From the Editor
What’s new in psychotherapy?
If there is one area of psychiatry that seems to have been transformed in recent years, it’s psychotherapy. Not surprisingly, then, past Readings have looked at the expanded role of short-term, evidenced-based therapies – in particular, Cognitive Behavioural Therapy, or CBT.
Over the next two weeks, we’ll look in more detail at new developments in psychotherapy.
This week. A major new review of IPT.
Next week. An overview of psychotherapy developments.
This week, we consider a new paper published in The American Journal of Psychiatry on Interpersonal Therapy, or IPT. This paper is clear, lucid, and worth reading.
Is there evidence for IPT? Yes – and more than just for depression.
Review of IPT
“Interpersonal Psychotherapy for Mental Health Problems: A Comprehensive Meta-Analysis”
Pim Cuijpers, Tara Donker, Myrna M. Weissman, Paula Ravitz, Ioana A. Cristea
The American Journal of Psychiatry, 1 July 2016
Interpersonal psychotherapy (IPT) is a structured, time-limited psychological intervention that was developed for the treatment of major depression in the 1970s. Since then, numerous randomized controlled trials have shown that IPT is indeed effective in the treatment of depression, that it may be more effective than other psychotherapies for depression, that it may prevent relapse after successful treatment of depression, that it may prevent the onset of major depressive disorders in those with subthreshold depression, and that it is also effective in specific target groups, such as adolescents, older adults, and patients with a somatic disorder.
IPT focuses on stressful life events of grief, interpersonal disputes, life transitions, or social isolation or deficits that are associated with the onset, exacerbation, or perpetuation of current symptoms, while helping patients to connect with social supports and to improve the quality of their relationships. The beginning phase tasks include the forming of a therapeutic alliance, conducting a psychiatric assessment with an extended social history and interpersonal inventory, providing psychoeducation, instilling hope, and choosing an interpersonal focus. During the middle phase, interpersonal problem-specific therapeutic guidelines are applied. In the concluding phase, gains are consolidated, and adaptive interpersonal strategies and contingency plans in the event of relapse are reviewed.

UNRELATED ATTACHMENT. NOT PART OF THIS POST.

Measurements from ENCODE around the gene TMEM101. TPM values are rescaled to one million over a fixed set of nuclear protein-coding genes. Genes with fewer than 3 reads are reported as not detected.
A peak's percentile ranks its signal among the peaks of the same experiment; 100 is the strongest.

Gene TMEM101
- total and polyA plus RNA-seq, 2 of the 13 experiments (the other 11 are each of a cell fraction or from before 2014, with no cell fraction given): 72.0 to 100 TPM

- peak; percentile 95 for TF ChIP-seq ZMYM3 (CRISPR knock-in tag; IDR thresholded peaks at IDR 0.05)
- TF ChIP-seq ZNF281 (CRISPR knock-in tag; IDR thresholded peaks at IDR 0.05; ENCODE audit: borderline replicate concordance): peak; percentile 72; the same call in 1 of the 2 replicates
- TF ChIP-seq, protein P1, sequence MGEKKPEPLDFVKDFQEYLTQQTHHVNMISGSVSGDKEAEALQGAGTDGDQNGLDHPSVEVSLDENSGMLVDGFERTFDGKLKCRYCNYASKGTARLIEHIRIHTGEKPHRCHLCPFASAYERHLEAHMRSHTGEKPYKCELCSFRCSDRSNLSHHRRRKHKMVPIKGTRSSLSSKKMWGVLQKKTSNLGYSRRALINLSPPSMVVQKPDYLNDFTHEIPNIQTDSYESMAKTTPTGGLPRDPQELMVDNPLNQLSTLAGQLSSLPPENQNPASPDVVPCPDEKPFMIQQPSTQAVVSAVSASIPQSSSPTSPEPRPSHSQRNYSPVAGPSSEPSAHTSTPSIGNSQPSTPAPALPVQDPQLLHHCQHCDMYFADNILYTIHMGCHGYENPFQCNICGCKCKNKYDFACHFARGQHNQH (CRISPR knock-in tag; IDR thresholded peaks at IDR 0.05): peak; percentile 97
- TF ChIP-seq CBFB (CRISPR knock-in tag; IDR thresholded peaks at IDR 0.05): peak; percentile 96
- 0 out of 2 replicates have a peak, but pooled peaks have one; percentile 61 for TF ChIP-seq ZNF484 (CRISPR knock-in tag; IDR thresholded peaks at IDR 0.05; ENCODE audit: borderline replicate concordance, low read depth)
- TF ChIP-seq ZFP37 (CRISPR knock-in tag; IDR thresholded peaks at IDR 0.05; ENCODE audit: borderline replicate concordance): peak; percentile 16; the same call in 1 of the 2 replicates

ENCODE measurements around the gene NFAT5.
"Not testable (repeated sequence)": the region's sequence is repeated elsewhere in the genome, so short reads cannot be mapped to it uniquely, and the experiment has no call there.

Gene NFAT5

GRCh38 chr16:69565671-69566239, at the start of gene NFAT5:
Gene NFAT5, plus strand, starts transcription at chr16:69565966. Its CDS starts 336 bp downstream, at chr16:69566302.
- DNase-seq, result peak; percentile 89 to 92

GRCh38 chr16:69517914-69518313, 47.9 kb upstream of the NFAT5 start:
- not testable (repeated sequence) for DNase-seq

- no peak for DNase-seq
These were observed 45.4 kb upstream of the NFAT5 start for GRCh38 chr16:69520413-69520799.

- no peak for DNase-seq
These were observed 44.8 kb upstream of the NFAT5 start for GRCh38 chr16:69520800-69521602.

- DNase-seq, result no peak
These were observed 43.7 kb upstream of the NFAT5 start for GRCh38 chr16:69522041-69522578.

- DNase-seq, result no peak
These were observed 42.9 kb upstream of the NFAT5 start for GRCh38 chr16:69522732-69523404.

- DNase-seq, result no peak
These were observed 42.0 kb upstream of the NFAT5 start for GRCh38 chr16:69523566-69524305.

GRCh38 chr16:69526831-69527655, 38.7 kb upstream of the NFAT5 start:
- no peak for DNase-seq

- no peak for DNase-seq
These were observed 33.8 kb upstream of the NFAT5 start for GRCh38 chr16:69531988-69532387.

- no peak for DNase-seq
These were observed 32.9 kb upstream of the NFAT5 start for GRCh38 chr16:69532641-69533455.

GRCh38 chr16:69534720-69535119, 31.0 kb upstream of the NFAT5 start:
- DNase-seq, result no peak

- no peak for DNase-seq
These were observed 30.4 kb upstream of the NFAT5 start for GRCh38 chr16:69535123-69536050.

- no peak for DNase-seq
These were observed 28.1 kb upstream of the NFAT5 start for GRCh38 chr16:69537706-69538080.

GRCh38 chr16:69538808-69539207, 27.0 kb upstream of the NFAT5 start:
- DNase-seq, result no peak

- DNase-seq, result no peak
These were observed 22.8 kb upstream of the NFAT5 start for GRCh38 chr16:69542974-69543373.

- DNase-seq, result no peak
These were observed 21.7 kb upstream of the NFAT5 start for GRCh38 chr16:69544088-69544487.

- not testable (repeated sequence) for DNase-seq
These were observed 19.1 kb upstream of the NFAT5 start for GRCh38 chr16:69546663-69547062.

Since IPT appeared to be effective in the treatment of depression, researchers and clinicians started to use it for other mental health problems, including eating disorders, substance use disorders, anxiety disorders, and several others.
Few systematic reviews examined the effects of IPT.
So opens a review paper by Pim Cuijpers et al., recently published in The American Journal of Psychiatry. They review the literature and draw big conclusions.
Here what they did:
· They considered IPT papers, starting with a search of four databases (PubMed, PsychInfo, Embase, and Cochrane Register) with search terms for IPT and search filters for randomized trials. Randomized trials were included for mental disorders where IPT was compared to a control condition or an alternative treatment.
· IPT needed to be based on manuals developed by Klerman and Weissman or a briefer version, called interpersonal counselling.
· Inclusion criteria: any mental health problem, any age group, any language, and studies on acute, preventive, and maintenance treatments. (!!)
· The selection of studies was conducted by two independent researchers, and used the four criteria of the Cochrane Risk of Bias Assessment Tool.
· Statistical analyses were done. “For each comparison between IPT and a control or comparison group, the effect size indicating the difference between the two groups at posttest was calculated (Hedges’ g)…”
Here what they found:
· “The 90 studies included a total of 11,434 participants (4,422 in the IPT conditions, 2,906 in the control conditions, 1,823 in the comparisons with other psychotherapies, 1,464 in the comparisons with pharmacotherapy, and 819 in the comparisons with combined treatment of IPT plus pharmacotherapy).”
· “The majority of trials (69%) were targeted at depression; eight were aimed at eating disorders, another eight at anxiety disorders, and 12 at other mental health problems.”